Center for Language Education And Research (CLEAR)
A712 Wells Hall
Michigan State University
East Lansing, MI 48824-1027

Phone: 517/432-2286
Fax: 517/432-0473

Australian Technology Enhanced Language Learning Consortium (ATELL)


Assoc. Prof. Mike Levy, Griffith University (
Dr. Robert Debski, The University of Melbourne (

ATELL is pleased to announce the availability of the CALL Catalogue:

The CALL Catalogue has been designed as a resource for researchers, designers, and teachers interested in Computer Assisted Language Learning (CALL).

The CALL Catalogue is essentially a searchable bibliographic database. It consists of a large set of abstracted articles on CALL and an index of specially designed keywords. The CALL Catalogue is an ongoing research venture that began with the construction of a large corpus of CALL publications for 1999. As such the CALL Catalogue (1999) included all the chapters in four books (Cameron, 1999a, 1999b; Debski & Levy, 1999; Egbert & Hanson-Smith, 1999) and all the articles in four major CALL journals: Computer Assisted Language Learning, CALICO, ReCALL, and the online journal, Language Learning and Technology. This amounted to 177 journal articles and book chapters for the year. Each item was then abstracted and indexed to form the original CALL Catalogue (1999). So far the CALL Catalogue has been completed for 1999 and 2000.

The CALL Catalogue is an ongoing project and we are keen to have your contributions (see Abstracting & Indexing Guidelines on the Web site). Our immediate goal is to add abstracted and indexed articles on CALL for 2001, and then, subsequently, to work forward to the year prior to the current year of publication. The CALL Catalogue directly relates to published works by Levy (2000, 2002) where more detail about the overarching framework and methods of production are given.

The CALL Catalogue is the first resource to be made available by ATELL, the Australasian Technology Enhanced Language Learning network. ATELL is an informal grouping of CALL researchers and practitioners in Australia and New Zealand. More resources for researchers and practitioners are to follow.


Cameron, K. C. (Ed.). (1999a). CALL: Media, design and applications. Lisse, The Netherlands: Swets & Zeitlinger.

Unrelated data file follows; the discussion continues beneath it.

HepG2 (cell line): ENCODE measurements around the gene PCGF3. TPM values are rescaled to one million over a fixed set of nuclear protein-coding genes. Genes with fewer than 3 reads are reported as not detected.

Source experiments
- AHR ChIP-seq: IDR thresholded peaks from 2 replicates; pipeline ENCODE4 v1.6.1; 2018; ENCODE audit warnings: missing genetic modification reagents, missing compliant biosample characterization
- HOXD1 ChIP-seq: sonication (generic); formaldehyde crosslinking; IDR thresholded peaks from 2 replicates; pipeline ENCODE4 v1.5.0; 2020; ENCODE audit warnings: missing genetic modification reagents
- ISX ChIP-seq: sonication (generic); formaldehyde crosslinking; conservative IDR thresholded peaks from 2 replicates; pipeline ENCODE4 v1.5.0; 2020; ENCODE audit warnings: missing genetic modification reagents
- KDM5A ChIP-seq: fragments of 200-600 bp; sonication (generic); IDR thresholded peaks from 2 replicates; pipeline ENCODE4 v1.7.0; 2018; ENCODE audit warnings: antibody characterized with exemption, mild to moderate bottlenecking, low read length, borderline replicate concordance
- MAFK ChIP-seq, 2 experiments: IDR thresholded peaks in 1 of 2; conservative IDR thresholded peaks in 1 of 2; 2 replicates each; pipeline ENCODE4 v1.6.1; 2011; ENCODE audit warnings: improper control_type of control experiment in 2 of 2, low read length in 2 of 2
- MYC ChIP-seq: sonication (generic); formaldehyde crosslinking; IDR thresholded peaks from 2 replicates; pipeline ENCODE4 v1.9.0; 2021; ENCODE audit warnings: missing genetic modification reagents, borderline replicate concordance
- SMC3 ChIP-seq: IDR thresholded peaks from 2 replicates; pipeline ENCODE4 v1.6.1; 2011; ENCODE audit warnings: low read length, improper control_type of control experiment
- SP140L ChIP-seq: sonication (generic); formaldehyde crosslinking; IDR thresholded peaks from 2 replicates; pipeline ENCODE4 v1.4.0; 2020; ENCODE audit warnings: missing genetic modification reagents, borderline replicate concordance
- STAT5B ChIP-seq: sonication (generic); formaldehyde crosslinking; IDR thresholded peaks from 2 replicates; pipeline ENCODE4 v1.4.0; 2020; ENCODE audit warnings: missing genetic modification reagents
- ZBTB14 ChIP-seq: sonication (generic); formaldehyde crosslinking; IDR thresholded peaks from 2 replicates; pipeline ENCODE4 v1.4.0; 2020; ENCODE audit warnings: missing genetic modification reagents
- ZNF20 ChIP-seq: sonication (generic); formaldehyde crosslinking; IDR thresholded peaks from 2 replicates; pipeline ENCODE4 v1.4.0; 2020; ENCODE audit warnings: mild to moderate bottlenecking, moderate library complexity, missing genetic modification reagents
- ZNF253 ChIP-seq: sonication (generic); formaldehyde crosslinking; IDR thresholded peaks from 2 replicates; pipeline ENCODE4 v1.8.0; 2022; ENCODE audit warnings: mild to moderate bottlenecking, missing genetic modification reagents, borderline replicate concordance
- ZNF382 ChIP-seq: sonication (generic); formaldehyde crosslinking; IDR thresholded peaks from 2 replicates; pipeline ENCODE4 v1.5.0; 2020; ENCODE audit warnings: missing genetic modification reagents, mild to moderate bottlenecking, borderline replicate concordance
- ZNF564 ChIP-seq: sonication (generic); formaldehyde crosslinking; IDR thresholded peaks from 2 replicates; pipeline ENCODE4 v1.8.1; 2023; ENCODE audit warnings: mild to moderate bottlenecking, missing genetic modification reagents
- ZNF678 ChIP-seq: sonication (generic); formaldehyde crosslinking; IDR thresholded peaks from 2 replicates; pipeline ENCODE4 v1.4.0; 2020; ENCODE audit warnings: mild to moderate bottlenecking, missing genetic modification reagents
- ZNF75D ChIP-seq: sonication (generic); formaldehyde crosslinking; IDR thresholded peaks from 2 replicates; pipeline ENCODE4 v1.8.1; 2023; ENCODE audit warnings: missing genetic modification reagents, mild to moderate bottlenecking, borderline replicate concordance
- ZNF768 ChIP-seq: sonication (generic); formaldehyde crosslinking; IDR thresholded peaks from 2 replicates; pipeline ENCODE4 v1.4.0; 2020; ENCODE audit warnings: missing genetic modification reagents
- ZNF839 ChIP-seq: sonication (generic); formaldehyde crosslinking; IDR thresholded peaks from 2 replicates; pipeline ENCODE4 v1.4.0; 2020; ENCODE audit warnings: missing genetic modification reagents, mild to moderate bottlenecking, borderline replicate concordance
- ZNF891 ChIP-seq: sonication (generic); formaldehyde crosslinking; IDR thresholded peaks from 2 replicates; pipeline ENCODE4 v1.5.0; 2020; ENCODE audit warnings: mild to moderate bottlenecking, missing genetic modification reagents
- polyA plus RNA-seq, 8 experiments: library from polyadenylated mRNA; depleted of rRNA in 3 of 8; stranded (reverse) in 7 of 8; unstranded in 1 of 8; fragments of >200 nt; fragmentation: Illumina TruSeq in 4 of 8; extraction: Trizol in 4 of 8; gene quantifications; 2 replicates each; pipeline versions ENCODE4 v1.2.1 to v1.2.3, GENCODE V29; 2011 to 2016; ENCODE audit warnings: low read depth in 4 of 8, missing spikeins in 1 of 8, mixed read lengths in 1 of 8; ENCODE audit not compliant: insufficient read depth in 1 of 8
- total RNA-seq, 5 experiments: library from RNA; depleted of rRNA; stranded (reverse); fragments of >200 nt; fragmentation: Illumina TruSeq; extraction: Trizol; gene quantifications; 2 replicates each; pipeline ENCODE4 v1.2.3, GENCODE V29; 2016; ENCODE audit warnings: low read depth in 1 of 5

Cameron, K. C. (Ed.). (1999b). CALL and the learning community. Exeter, England: Elm Bank Publications.
Debski, R., & Levy, M. (Eds.). WORLDCALL: Global perspectives on computer-assisted language learning. Lisse, The Netherlands: Swets & Zeitlinger.
Egbert, J., & Hanson-Smith, E. (Eds.). (1999). CALL environments: Research, practice and critical issues.Alexandria, VA: TESOL Inc.
Levy, M. (2000). Scope, goals and methods in CALL research: Questions of coherence and autonomy. ReCALL, 12(2), 170-195.
Levy, M. (2002). CALL by design: Products, processes and methods. ReCALL, 14(1), 129-142.

Apprentissage des Langues et Systèmes d'Information et de Communication (ALSIC)

Go to ALSIC!

ALSIC (Language Learning and Information and Communication Systems, is an electronic journal in French for researchers and practitioners in fields related to applied linguistics, didactics, psycholinguistics, educational sciences, computational linguistics, and computer science. The journal gives priority to papers from the French-speaking community and/or in French, but it also regularly invites papers in other languages so as to strengthen scientific and technical exchanges between linguistic communities that too often remain separate. The editorial board of ALSIC invites you to contact them for any prospective contributions at the following electronic address:

Center for Advanced Research on Language Acquisition, University of Minnesota (CARLA)

Visit CARLA's

CARLA is one of several National Language Resource Centers whose role is to improve the nation's capacity to teach and learn foreign languages effectively. Launched in 1993 with funding from the national Title VI Language Resource Center program of the U.S. Department of Education, CARLA's mission is to study multilingualism and multiculturalism, develop knowledge of second language acquisition, and advance the quality of second language teaching, learning, and assessment by conducting research and action projects sharing research-based and other forms of knowledge across disciplines and education systems extending, exchanging, and applying this knowledge in the wider society.

CARLA's research and action initiatives include a focus on the articulation of language instruction, content-based language teaching through technology, culture and language studies, less commonly taught languages, language immersion education, second language assessment, second language learning strategies, research on pragmatics and speech acts, support for study abroad, and technology and second language learning.

To share its latest research and program opportunities with language teachers around the country, CARLA offers the following resources: an internationally acclaimed summer institute program for teachers; a database which lists where less commonly taught languages are taught throughout the country; listservs for teachers of less commonly taught languages and immersion educators; a working paper series; conferences and workshops; and a battery of instruments in French, German, and Spanish for assessing learners' proficiency in reading, writing, speaking, and listening at two levels on the ACTFL scale. Check out these and other CARLA resources on the CARLA Web site at